And so, that customer experience is tied to the employee experience. And, guess what? That then leads to an investor positive experience. Because if you get more customers, investors, either data or equity, are going to be happier. That leads to a community reputation. And, you create this virtual … I’m not going to call it a cycle because that reverts on itself, but a spiral that we can create this spiral of going forward, where let’s create this believe, become and belong that drives employee experience, that then drives customer investor and community experience. And, we create this incredibly positive cycle.

Dave Ulrich (17:03):
Now, that’s a little Pollyanna and naive, but I hope leaders are paying attention to that.

Gillian French (17:09):
Yeah, well it makes sense. Sometimes the most simple things in life, employees are happy, of course they’re going to give a good customer experience.

Dave Ulrich (17:15):
Well, let me give an example for a leader. Believe, become and belong. That’s part of the employee experience. I love research and I love theory. We’ve just finished three major research projects with lots of data, but sometimes I love the simple questions. If you’re a leader, ask this question. How often do people leave their interaction with me feeling better or worse about themselves? That’s the experience. “Wow, I just had an interaction with Gillian. I feel better about myself. She gave me ideas. She made me feel better. Got it.”

Dave Ulrich (17:47):
Now, by the way, we can unravel what makes that happen, but at that intuitive level, that’s what we want leaders to do with this process we just laid out. Create, believe, become, and belong so the employee has better experience so that the customer has … That’s a great theory and logic. Net-net. Did that employee leave that interaction feeling better about themselves? By the way, I’m not always is good at that. I can be quite cryptic and critical at times. I’ve been trying to practice that. So when I’m on LinkedIn, and I’m on LinkedIn quite a bit lately, that’s my water cooler or social network. When somebody makes a comment, I almost always try to say, “Thank you. Thank you.” And by the way, sometimes the comments I don’t agree with all the way, then I say, “Thank you for disagreeing.”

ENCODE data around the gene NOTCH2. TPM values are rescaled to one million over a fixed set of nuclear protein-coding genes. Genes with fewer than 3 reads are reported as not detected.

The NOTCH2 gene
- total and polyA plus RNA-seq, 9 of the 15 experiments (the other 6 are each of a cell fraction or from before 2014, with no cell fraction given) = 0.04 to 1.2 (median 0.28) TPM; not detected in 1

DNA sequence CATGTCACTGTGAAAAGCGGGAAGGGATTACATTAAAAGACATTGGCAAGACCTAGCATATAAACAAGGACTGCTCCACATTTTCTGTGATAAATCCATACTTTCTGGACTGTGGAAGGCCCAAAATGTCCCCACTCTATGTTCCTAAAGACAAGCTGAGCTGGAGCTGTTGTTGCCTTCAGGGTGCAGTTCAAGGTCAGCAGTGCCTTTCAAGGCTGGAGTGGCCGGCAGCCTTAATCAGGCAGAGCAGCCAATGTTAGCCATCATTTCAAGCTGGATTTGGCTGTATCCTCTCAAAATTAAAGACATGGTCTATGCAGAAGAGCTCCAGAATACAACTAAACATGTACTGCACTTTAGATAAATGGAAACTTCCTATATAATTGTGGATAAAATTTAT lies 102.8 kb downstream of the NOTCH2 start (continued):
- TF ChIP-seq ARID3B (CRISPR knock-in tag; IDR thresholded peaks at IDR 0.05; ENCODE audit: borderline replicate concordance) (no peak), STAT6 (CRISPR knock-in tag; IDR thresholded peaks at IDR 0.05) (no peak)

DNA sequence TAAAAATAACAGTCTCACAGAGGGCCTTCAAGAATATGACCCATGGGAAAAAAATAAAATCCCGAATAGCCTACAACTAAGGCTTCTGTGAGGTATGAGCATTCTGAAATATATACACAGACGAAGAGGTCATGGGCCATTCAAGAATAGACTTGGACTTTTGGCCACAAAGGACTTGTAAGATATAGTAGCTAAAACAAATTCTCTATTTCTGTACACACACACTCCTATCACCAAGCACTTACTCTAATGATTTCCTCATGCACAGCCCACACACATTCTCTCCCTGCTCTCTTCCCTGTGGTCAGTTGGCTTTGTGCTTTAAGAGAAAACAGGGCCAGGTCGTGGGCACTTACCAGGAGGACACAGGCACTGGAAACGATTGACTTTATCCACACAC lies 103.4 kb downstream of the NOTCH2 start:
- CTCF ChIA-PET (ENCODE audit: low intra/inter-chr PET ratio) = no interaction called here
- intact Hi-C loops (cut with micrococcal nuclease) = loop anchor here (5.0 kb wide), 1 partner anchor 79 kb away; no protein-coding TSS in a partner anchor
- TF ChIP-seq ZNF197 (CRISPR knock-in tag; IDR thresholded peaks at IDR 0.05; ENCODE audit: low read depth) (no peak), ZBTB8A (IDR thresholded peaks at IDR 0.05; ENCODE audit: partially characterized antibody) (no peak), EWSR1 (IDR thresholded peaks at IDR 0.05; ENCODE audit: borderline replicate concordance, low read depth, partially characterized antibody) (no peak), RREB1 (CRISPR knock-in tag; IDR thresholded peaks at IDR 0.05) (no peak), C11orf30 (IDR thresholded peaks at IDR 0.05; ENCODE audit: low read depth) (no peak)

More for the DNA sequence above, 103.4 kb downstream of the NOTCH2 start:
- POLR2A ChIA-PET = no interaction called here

Gillian French (18:34):
No, it’s really [crosstalk 00:18:35]. No, I think it’s really important and it does mean a lot. Anytime I’ve ever put anything, you’ve always thanked me or gotten back to me. It’s I’m for people.

Dave Ulrich (18:47):
Let me give one example of that. And again, I’m trying to really respond, believe, becoming belong, what does that mean in practice? I’m working in a big company coaching a leader, and one of his employees, and I won’t name the company anymore than that, made a big mistake. Cost a lot of money, a lot of money. And this company, better or worse, used email and so I said as a coach, “Before you send emails impromptu, send them to me so I can coach you.” Here’s his email. “You made a huge mistake that cost us an enormous amount of money. You have to improve or you’re at risk of your job.” And I said, “May I edit that?” And he said, “That’s why you’re coaching me.”